The author of the Principles of Taxation says, (in his preface,) « The debate in the House of Commons on Dec. 14th, 1798, gave me the clue to all Mr. Pitt's mistakes; the following paragraph is an extract from the Morning Chronicle of that day ;" (I suppose he means of the day following) " and the same sentiments are appropriated to Mr. Pitt, though in less elegant language, in the Times. The honorable gentleman says, that if two persons have each £500. a year, one of which derives his income from land, the other from industry, they ought not to be both equally taxed at £50. He assumes that each having £450. a year left, the impost is unequal. What does the new tax do ? are they not left in relation to each other precisely as they were before? The tax creates no new inequality. The justice or injustice remain precisely as they were. To complain of this inequality is to complain of the distribution of property; it is to complain of the constitution of society.'

On this the author proceeds to remark, “ It is asserted that the two persons are left in relation to each other precisely as they were before ; now I say that this is not true, and I proceed to prove it thus.—Let an estate of £500. a year be valued at 15, 20, 25, 30, or any number of years' purchase : then on each supposition this assertion shall be examined.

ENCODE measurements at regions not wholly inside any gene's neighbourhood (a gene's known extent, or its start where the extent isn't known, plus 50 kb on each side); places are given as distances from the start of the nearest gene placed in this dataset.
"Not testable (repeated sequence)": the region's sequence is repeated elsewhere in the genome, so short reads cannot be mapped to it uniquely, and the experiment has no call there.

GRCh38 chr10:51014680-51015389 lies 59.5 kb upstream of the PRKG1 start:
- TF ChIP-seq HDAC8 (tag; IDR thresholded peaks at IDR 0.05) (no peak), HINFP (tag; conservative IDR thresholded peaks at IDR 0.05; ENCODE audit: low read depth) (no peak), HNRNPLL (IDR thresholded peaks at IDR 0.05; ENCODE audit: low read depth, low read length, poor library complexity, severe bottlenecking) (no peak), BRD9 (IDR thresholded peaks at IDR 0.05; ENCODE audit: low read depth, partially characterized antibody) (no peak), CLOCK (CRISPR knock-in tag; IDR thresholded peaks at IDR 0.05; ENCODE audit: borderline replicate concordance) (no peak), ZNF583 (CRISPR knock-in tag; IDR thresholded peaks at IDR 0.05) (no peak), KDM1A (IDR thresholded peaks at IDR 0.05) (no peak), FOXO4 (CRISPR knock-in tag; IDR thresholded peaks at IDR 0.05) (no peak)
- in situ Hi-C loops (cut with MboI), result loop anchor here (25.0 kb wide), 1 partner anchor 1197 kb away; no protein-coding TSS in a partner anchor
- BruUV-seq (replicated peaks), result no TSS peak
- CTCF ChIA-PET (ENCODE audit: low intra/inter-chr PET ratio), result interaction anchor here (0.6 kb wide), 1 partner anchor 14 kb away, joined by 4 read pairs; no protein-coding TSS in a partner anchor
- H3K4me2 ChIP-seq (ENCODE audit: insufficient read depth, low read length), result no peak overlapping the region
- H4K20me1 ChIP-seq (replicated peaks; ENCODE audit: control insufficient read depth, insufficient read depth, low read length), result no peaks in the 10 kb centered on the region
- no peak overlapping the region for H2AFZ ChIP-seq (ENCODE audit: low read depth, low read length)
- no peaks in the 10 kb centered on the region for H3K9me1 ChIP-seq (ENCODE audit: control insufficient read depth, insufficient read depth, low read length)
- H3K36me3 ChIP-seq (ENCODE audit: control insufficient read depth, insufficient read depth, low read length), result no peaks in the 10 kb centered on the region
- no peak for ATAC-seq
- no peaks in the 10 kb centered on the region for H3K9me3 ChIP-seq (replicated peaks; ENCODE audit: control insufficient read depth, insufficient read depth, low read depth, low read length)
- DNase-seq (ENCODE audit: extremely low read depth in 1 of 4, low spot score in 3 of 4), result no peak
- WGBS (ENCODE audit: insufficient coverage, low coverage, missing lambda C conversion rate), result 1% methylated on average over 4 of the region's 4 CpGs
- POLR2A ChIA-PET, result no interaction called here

« Let the estate be worth 15 years purchase: then the estate is worth £7500; the year's income is £500; the landholder therefore is to pay his tax from £8000, the industrious man is to pay his tax out of £500. We will call the landholder A, the industrious man B. Then, as A's means to B's means, so is 8000 to 500, or as 16 to l; and a tax of £50 being taken from each, A's remainder is £7950 and B’s £450. Therefore, after the tax, A's remainder to B's remainder is as 7950 to 450, or as 17,64 to l. He then takes the estate at 20, 25, and 30 years' purchase, and makes the difference upon each, progressively greater in proportion to the increased value of the purchase of the land, not regarding the material circumstance that the landholder does not derive a sixpence of additional income from the increased value of the fee. simple ; and indeed, on the contrary, if the estate is recently purchased at the higher rate, is receiving a smaller income from the quantum of capital sunk. But yet the writer asserts that this is all correct, and capable of mathematical demonstration. And so it would be, as an example of the Rule of Three in a new edition of Cocker's Arithmetic, where the data are allowed on assumption, provided only that the operation be conducted according to rule ; but as a political arithmetician, arguing on false principles, and erroneous data, nothing can be more fallacious than his positions, or more mischievous than his conclusions; for instance, what could be devised more flagrantly unjust, or at the same time more ludicrously absurd, tlian the following paragraph in the same book ?